No Room For Debt Agony; Be Student-Loan-Free & Ditch College Debts FasterBy Khaleb Skye A. Cruz, UniversityHerald Reporter
A University of Alabama graduate, Amanda Page, is now a proud student-loan-free individual in the United States. She earned a Master's degree in Fine Arts and left the school in 2004 with a whopping $48,500 college debt. To be specific, the amount is a combination of her graduate and undergraduate studies.
Now, before even defending her final thesis, she computed all of her loans and signed up for the Department of Education's repayment plan. A decade later, she noticed that she has only paid off less than $1,000 of her total bill. Desperate and eager to pay her college debt, Amanda started a blog called "Dream Beyond Debt".
For one thing, the blog kept Amanda focused and accountable to her goal. Eventually, after one year and 2 months, she has paid ever single cent of the credit. In an exclusive interview with USA Today, Amanda shared her story and all her techniques to accomplish her objective.
Foremost, The Register Guard reported that a research led by the Consumer Federation of America revealed that 42.4 million people owed $1.3 trillion in federal student loans at the end of 2016. Unfortunately, the graduates who are unable to make payments on particular student debts may find it harder to get out of the already crappy situation as double-digit collection fees are now possible. These fees, which could be as high as 16 percent, started rolling out in mid-March after the Education Department -under the Donald Trump administration- issued the policy revision.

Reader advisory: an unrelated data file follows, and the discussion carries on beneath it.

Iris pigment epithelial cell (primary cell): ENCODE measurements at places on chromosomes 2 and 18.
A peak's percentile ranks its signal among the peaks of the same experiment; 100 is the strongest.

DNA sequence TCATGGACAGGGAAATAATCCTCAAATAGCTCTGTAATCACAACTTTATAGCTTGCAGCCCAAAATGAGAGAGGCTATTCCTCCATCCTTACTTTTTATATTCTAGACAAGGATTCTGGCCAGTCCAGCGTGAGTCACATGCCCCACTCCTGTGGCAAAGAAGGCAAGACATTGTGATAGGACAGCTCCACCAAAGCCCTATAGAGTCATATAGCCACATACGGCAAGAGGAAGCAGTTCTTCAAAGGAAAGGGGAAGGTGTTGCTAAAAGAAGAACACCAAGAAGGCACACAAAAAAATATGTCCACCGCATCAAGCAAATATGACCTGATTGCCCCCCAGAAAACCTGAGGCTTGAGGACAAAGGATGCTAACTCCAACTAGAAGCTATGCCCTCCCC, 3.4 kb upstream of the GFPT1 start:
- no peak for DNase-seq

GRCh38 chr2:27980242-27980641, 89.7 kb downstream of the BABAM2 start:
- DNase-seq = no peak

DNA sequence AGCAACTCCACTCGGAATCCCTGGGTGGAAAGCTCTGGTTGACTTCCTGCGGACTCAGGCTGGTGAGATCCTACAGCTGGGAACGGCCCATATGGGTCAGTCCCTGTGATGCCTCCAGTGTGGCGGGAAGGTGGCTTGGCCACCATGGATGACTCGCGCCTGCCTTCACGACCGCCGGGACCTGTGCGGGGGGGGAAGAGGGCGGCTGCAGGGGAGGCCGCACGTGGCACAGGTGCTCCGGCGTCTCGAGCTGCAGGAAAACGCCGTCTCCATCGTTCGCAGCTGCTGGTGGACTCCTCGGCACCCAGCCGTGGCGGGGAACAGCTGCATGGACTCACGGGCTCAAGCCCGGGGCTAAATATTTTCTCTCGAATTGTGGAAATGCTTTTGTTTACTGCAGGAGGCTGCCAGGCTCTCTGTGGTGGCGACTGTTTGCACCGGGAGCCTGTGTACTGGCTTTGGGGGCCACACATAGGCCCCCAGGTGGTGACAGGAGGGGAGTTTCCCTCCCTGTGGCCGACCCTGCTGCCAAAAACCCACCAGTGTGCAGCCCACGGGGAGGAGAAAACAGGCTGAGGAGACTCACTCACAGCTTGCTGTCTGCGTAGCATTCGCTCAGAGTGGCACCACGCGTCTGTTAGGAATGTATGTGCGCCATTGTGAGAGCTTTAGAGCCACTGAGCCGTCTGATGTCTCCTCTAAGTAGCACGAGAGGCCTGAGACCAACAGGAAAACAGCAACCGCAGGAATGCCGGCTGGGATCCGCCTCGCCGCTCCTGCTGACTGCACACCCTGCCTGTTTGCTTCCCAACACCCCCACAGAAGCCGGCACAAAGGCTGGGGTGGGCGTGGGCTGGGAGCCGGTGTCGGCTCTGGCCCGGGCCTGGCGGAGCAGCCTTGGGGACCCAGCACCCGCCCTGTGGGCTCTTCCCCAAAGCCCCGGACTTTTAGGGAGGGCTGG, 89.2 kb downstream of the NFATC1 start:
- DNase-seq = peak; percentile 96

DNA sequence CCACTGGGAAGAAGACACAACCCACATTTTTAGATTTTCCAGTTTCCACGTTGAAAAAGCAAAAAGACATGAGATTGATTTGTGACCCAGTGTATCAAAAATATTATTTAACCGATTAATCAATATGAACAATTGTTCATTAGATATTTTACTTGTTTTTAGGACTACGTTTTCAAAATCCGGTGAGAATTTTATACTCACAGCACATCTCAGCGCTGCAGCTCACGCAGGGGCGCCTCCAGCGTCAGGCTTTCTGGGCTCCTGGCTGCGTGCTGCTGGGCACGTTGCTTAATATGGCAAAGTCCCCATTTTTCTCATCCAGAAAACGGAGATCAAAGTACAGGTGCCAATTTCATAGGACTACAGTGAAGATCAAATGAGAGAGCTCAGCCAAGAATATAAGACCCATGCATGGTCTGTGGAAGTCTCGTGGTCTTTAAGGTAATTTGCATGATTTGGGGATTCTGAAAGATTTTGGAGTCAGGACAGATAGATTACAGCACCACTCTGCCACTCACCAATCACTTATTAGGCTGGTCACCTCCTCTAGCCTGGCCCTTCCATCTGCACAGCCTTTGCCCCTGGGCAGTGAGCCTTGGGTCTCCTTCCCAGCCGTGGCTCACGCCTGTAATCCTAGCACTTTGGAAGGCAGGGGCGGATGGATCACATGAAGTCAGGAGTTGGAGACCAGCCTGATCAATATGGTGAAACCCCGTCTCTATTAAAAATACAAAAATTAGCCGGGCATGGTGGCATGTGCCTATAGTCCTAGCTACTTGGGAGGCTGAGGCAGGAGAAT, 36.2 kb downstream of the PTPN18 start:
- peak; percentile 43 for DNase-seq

Now, one way to address loans faster is through "monster payments". Amanda had to take "a lot" of extra work to increase her contributions. Also, she had to change her lifestyle a little bit like carrying her own coffee, water, and biscuits. This technique will prevent someone from shelling out money for simple food. On the other hand, those who cannot afford "monster payments" may resort to income-driven repayment plans, which automatically deduct contributions from paychecks.
Though, the latter option may take for as long as 20 to 25 years. It also needs to be reapplied every year. Also, student loan refinancing may be an option. It lets individuals swap their existing loans for a new one with regulations based on their current finances.